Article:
Feeling somewhat peckish it was time to make myself some dinner and settle in for the night. For about the first twenty minutes of sitting in my tent with my little head torch providing the only light, I could barely see a thing. After removing my waterproofs, the steam coming from my thermals was phenomenal. And once I’d set my JetBoil stove going, it was rather like being in a total white out. Dinner certainly wasn’t Michelin starred but it did the job. 

At some point during the night, I’d hoped that the clouds would lift for long enough to allow me to get the obligatory "tent in the hills with a starry background at night shot”. But the whole sleeping thing turned out to be a bit of a problem. I was paranoid that my tent was going to come detached from the ground and launch me and it down the 100m drop just feet from my tent door as the wind had by now picked up even more. The constant buffeting prevented sleep from coming until late by which time, a large proportion of my hip flask had been consumed. 

So my night's sleep could best be described as fitful! I poked my head out a couple of times but alas neither rain nor clouds had subsided. 

What is the good of your stars and trees, your sunrise and the wind, if they do not enter into our daily lives?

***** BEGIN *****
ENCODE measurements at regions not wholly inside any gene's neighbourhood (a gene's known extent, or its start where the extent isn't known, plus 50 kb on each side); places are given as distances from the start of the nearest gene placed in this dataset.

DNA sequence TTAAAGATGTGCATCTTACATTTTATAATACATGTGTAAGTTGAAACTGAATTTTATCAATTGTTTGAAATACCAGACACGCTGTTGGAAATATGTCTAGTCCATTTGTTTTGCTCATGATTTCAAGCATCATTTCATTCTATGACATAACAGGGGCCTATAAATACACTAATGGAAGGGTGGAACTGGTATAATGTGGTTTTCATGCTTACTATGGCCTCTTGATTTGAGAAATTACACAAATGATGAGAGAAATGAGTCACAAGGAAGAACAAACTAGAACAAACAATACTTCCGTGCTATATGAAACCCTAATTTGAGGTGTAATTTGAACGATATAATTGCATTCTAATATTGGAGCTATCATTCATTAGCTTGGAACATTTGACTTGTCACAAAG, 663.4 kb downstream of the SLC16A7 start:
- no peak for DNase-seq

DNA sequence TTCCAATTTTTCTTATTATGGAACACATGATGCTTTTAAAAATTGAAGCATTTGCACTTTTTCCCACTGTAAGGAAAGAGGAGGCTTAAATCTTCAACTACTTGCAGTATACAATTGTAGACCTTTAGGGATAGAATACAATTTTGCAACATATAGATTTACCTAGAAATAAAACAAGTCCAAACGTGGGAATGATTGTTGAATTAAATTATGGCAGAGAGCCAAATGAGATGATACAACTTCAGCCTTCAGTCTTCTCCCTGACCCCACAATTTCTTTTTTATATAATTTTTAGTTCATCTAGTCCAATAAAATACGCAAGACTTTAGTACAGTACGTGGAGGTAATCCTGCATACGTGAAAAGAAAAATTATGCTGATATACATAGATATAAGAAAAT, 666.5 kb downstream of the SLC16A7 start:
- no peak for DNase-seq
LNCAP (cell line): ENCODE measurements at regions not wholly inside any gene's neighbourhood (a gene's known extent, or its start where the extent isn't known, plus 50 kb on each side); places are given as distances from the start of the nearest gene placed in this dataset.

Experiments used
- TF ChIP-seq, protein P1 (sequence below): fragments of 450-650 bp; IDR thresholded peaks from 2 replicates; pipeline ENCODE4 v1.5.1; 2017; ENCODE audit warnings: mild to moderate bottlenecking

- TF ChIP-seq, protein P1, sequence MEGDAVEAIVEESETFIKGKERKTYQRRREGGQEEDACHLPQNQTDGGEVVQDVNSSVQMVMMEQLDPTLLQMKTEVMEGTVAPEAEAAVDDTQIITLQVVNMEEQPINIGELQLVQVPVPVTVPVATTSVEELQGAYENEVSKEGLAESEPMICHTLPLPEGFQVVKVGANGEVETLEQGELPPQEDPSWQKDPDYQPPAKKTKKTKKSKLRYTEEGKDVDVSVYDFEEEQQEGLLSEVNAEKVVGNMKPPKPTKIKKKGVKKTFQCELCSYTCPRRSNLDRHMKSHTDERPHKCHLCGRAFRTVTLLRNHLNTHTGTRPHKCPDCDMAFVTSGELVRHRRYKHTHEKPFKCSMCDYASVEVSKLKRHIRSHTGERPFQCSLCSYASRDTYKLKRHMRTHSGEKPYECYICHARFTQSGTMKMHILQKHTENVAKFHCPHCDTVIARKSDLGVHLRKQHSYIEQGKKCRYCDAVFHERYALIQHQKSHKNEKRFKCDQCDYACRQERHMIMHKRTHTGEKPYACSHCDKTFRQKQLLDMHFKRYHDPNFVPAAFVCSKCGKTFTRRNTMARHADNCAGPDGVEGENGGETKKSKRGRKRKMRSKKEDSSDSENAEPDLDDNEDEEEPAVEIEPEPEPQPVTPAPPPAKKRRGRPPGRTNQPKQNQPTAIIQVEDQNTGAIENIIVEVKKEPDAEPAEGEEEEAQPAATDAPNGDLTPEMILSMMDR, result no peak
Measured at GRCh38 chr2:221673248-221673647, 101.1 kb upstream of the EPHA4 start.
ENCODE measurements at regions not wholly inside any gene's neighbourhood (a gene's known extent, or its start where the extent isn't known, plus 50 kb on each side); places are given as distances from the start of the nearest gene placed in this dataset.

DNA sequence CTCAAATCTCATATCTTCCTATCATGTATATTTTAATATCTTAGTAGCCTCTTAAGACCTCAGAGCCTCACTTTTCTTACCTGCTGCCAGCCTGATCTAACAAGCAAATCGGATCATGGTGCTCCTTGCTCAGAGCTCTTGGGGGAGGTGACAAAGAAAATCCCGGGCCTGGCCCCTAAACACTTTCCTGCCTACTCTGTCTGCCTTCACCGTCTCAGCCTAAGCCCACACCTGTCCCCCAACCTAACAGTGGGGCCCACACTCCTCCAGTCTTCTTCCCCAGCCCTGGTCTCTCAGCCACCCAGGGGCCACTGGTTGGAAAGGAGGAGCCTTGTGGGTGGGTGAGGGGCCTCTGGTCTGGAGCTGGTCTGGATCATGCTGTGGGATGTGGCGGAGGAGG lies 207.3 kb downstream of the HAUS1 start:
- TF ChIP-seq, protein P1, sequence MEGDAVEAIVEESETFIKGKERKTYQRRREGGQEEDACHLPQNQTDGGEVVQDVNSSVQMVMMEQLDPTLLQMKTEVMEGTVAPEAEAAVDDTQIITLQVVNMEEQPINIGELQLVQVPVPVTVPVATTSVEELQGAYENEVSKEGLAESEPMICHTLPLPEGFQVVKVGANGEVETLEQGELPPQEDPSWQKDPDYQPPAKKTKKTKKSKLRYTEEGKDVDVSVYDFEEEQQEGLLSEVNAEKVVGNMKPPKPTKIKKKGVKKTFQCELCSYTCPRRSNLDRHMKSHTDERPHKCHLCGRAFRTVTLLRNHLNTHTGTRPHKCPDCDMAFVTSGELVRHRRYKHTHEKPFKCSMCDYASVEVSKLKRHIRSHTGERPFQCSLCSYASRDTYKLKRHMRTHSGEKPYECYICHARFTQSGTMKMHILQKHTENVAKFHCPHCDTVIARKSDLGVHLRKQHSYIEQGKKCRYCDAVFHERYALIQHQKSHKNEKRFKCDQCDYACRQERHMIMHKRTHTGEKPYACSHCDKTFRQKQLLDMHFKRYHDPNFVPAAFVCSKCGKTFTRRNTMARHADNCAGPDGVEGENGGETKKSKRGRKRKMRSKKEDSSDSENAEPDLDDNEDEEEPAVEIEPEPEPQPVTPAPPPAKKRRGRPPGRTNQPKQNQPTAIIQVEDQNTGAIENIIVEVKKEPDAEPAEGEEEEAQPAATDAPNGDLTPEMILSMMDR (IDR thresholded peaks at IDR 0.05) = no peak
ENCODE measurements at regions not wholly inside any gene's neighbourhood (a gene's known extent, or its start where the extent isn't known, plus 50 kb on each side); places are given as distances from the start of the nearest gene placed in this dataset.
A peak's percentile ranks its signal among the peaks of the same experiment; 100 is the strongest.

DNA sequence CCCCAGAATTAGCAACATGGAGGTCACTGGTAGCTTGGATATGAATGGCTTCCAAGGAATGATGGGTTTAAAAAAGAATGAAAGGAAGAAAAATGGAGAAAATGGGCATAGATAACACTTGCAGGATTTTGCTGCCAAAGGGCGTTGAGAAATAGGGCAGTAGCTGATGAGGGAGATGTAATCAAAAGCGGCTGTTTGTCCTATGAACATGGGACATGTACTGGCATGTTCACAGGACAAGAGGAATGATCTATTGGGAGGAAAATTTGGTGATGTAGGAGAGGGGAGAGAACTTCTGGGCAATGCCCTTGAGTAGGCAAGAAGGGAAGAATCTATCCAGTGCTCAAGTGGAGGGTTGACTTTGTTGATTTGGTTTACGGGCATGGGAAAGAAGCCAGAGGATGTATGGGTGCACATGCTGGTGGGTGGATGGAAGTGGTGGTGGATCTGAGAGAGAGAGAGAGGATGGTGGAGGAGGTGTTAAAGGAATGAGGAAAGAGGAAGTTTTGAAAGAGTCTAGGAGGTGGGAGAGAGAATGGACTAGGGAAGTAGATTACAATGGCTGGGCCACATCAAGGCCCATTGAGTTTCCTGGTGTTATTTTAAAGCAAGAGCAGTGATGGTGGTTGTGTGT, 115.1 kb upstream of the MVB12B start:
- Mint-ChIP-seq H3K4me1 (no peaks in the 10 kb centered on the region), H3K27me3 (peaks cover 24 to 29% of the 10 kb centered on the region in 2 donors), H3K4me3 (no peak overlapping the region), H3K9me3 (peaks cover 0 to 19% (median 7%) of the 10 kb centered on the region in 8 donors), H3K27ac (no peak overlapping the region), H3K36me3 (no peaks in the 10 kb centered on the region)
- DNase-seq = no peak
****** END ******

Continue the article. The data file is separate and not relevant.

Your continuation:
E. M. Forster

As sunrise was due just before 8am, I set my alarm for 6:30 to allow me to get a tent shot and so I'd have time to make a coffee before things got lively. Upon waking  (for about the 34th time that night) I unzipped the tent and popped my head out. I was horrified to see the sky already turning a lovely pink. I looked at my watch again. It was only 6:30. Sunrise was 90 minutes away. What was going on? 

Without further ado, I threw on some clothes, sorry, lots of clothes, grabbed my camera gear and dived out the tent. Totally unprepared, and somewhat confused I shot as much as I could before the pink and orange disappeared along with any sign of the little yellow globe. Sunrise done and panic over, it finally dawned on me that the clocks had changed during the night and we were no longer on BST. How could I have overlooked the time change????

Metaphorically and physically kicking myself, I nailed some breakfast, JetBoiled some fresh coffee and began to break camp. Now I just had to attempt the climb back down that had had me petrified the day before. I'd drunk as much fluids as I could and eaten as much of the food I'd brought to lighten the load a little, and the first part of the hike down was a piece of cake, almost enjoyable. As I began to approach the part where the path split and I was due to head down, I overshot. Doubling back, somehow I ended up on a different path down and was back at the car before I knew it.   

The path back down from Swirl How

Elated that I'd actually done it and survived, I must have sat in the car for about an hour before firing up the Disco and pointing her homewards. What a blast I'd had, and thank you, thank you, thank you to Phoebe Smith for being such an inspiration.

Oh and the photos? Well Saturday night's images were definitely worth it. Sunday morning's not so much.

Have you ever tried camping in the wild?